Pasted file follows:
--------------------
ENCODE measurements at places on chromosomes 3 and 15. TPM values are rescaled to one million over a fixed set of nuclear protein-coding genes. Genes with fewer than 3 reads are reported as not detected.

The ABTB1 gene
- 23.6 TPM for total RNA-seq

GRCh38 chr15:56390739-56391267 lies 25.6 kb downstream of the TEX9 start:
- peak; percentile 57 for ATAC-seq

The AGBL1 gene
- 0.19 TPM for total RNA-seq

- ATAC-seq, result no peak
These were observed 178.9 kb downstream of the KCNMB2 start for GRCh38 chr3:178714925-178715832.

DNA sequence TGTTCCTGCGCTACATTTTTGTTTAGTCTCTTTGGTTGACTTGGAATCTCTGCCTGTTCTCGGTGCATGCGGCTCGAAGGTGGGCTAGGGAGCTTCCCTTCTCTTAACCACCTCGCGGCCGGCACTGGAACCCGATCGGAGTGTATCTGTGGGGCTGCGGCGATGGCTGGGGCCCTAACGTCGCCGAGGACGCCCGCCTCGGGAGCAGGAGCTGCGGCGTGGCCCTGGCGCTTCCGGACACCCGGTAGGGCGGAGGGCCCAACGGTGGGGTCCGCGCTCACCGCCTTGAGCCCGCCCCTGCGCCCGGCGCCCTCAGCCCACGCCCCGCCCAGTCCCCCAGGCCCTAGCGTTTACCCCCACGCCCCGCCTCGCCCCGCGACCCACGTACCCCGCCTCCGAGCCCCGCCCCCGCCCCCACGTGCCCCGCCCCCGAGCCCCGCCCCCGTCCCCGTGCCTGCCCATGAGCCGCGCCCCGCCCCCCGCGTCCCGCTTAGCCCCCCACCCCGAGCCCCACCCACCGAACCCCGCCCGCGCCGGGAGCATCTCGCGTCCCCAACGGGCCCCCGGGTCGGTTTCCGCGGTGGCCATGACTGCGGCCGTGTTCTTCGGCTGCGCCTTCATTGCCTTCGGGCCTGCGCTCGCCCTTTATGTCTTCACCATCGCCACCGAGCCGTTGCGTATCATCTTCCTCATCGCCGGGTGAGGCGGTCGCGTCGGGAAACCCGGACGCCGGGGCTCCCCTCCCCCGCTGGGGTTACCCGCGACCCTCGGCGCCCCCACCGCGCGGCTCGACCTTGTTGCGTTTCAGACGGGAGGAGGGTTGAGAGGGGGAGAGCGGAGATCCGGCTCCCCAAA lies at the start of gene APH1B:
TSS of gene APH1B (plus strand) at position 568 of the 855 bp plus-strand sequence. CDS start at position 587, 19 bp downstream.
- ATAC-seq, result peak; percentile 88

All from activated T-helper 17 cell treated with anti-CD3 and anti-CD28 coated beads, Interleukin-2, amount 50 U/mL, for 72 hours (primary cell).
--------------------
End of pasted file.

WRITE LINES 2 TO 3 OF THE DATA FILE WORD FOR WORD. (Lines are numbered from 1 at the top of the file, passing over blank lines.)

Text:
The ABTB1 gene
- 23.6 TPM for total RNA-seq